What to do in Paris

Thursday, March 19, 2015

Vous etes belle, mon amie

Where did I leave off? Hmm, Paris. Sarah and I had 3 days to embrace the French air. Let me just put this out in the open: We are terrible tourists. We didn't get to see the Eiffel Tower and we got lost trying to find Champ Elysees. I told you our horror story of a 15km walk on the second day. Thankfully, as Tolkien says, "Not all those who wander are lost"- we found little gems amongst the overly-visited Parisian attractions. So, if you're planning to pay Paris a visit, some places and things to do I'd recommend are: 

1. Jardin Tuileries

(See carousel photo above)

2. Sit outside the Luovre on a sunny day

look @ that awkward smile. hurhurhur.
Everybody was going on their tippy toes and taking this shot (above).
So, being the tourist I was, I felt obliged.

We bought Laduree macarons and watch visitors of the Louvre hustle and bustle their way around the piazza. I've never gotten Laduree in Singapore so I don't have much to compare to. They were most definitely worth every penny though. Flavours to try: Rose, Vanilla, Salted Caramel. Stay away from: Pistachio

 My flower-power ice cream, you shall be jelly.

This is by Amorino Ice Cream. They sell it in London too. Basically, you get to choose any amount of flavours on display and they'll make it into a flower cone. I got the Tiramisu, Chocolate, Caramel. I got the person to recommend which a blend but it seems like my blind faith was wrongly placed XD.  I'm sure you can do better.

3. Food & Bakeries

Caramel tart for lunch.
Pastries for every meal.

Paris, food wise, is a recipe for diabetes. Sarah and I are both sweet tooths (mainly me, but Sarah's fine with sugar). We literally had tarts and pastries every meal because every few steps of our way, we saw a bakery. Weak in my knees, salivating. Goes in, sees cute French boy asking me what he can do to help me. Sold. (sorry D, just this once). We never really got down to eating legit normal food like foie gras but Collette recommended a place called La Petite Rose Des Stables (or something something). She said it's fantastic so you can check it out here. We wanted to try it but it was out of the way..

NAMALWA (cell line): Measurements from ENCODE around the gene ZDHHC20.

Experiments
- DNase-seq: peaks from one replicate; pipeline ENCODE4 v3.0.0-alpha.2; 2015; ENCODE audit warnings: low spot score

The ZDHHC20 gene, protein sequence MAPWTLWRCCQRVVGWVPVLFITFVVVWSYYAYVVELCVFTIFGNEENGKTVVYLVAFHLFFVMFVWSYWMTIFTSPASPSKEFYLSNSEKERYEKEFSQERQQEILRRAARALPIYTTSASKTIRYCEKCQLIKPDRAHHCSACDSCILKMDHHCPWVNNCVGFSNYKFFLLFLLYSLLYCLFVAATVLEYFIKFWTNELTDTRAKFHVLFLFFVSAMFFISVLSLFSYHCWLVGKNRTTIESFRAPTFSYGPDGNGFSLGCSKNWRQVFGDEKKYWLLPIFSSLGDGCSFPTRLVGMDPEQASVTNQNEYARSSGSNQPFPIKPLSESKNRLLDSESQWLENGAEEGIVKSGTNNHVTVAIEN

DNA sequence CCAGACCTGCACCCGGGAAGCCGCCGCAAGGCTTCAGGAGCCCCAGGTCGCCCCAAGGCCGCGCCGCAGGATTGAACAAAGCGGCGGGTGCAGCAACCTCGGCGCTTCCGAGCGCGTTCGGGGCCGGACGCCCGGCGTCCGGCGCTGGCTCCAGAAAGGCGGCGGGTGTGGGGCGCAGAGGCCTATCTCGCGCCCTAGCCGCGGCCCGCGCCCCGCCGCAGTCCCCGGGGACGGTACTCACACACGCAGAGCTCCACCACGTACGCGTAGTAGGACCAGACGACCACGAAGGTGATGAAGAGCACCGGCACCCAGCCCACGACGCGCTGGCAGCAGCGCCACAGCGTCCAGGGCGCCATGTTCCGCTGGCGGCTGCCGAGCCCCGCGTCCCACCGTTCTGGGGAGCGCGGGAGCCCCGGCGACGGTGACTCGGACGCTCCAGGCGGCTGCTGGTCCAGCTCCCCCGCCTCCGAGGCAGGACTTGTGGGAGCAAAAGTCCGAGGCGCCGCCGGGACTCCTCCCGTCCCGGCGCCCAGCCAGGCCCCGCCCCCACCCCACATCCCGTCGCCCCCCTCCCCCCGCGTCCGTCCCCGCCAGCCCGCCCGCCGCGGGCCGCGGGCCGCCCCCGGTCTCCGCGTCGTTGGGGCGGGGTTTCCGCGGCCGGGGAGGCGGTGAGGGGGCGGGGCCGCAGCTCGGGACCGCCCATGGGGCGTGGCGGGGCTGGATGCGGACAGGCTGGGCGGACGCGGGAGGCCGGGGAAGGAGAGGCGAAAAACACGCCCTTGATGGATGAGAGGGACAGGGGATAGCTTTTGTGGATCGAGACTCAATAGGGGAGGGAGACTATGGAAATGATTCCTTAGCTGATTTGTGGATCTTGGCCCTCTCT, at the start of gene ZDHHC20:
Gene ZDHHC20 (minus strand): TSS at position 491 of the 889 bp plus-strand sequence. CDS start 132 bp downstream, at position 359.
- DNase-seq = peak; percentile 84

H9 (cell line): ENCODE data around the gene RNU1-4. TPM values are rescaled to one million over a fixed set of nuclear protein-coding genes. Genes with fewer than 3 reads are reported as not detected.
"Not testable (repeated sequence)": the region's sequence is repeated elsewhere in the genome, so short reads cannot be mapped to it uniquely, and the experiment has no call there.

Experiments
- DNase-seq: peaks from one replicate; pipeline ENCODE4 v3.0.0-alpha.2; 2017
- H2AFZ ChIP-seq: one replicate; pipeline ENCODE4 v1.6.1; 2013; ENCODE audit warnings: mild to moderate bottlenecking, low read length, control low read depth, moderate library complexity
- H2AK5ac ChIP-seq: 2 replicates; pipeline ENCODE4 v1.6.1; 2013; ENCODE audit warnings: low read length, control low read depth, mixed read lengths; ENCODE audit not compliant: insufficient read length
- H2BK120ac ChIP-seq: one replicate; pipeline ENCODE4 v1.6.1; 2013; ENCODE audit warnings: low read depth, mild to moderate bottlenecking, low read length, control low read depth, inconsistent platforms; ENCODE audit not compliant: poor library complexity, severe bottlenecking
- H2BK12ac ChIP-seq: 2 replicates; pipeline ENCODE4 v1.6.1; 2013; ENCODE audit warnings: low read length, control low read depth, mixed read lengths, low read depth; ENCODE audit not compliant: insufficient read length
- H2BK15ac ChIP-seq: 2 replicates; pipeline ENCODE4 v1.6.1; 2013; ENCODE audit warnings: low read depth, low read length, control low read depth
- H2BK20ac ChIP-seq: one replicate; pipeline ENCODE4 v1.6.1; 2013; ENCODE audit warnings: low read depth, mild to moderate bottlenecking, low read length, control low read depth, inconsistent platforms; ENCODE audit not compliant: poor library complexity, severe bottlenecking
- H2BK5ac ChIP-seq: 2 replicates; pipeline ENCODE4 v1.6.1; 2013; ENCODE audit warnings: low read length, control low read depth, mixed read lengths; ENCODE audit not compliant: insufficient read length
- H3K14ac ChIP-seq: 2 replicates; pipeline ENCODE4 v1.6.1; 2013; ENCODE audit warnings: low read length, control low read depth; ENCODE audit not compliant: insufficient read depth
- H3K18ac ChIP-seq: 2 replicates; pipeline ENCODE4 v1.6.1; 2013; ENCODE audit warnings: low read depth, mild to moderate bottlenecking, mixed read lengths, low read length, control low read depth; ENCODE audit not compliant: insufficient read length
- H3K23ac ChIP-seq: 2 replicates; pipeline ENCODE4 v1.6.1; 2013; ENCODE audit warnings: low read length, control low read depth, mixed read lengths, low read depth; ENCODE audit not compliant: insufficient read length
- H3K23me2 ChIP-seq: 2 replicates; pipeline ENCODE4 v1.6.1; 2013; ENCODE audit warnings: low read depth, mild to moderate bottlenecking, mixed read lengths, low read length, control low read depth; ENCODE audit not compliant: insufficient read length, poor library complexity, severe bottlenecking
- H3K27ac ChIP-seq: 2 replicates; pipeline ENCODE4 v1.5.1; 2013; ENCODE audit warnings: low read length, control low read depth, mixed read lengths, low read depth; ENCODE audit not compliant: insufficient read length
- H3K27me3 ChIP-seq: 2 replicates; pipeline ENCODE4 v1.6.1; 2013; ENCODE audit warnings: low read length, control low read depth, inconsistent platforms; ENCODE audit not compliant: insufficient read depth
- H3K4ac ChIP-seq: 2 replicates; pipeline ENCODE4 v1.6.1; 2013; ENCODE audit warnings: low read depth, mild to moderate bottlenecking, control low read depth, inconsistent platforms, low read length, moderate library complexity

4. Montematre

The view from here is breathtaking, especially during twilight. It's highly populated though, so careful, bags.

5. Visiting Bastille Market for a meal

 Nutella banana crepe

When I asked our apartment owner how to get to "Bastille Market" he was puzzled. The French don't speak anything other than French. Marche Bastillepronounced as "Marsh Bestie" is an extensive food market just outside Bastille metro station. Ahh, I love food markets. They're always lively and authentic. When Sarah and I went up to the vendors to speak to them, half the time, we get a puzzled looks. When you get one of those, you know they're trying to figure out where you're from. And most of the time, you'll receive a mispronounced konichiwa! 2 seconds later. Given. Even on the trains, they have Japanese announcements. Maybe that's why.
If you happen to chance upon a market, try their Homemade Yogurt (Vanilla & Coconut. Usually I'd stay away from coconut, but this one's really good.), Crepes (ham & cheese, sedap). Sarah said their seafood is really good too, but we didn't get to try because yogurt and crepes lasted us the entire afternoon already.

6. Catacombs of Paris

Sarah judged me a little when I told her i wanted to see skeletons of dead Parisians. A friend I met here on exchange, Laurie (who lives in the the French-speaking part of Canada) suggested we pay it a visit. It's out of the ordinary, but I'd really rather see this eccentric side of Paris than what it makes itself to be. Spooky, weird, creepy, yes. There are some underground roads that give you chills. Other than those, if you keep up with the general crowd, there should be nothing to fear. I just pity the security guards down there who have to carry flash lights. They're not even allowed to shine them at the bones. I wonder why..

Entry fee: 
8pound for students (show student card)
10pounds for adult

 I'm no architect, but damn. Paris buildings are quite pretty, eh?

Love the balconies!

This is a hospital. It's so beautiful. Still can't wrap my head around it.
This was our apartment we rented for 2 nights from AirBnB. Quaint, in the heart of Gare Du Nord. Out of the 3 days of travelling in and out of the vacinty, however, Sarah and I, till this day, have not figured out how to get back home being lost for at least 20 minutes. We had a paper map, alright, it just wasn't working. 

Tip for working the Metro

A metro ticket within Paris will only cost you 1.90Euros. Anywhere else outside the city (using the RER) lines will cost a hell lot more. Don't get scammed by random strangers who come up to you and show you an officer badge. We got cheated off our money because this man who claimed to be one approached us and charged us for the wrong ticket. Ah, long story, lazy to type. -but yea, just go to the ticketing office. Trust no one. Keep your bags close to you, especially when leaving train stations like Gare Du Nord. It's where the Euro rail from London stops off at so pick pockets are everywhere.
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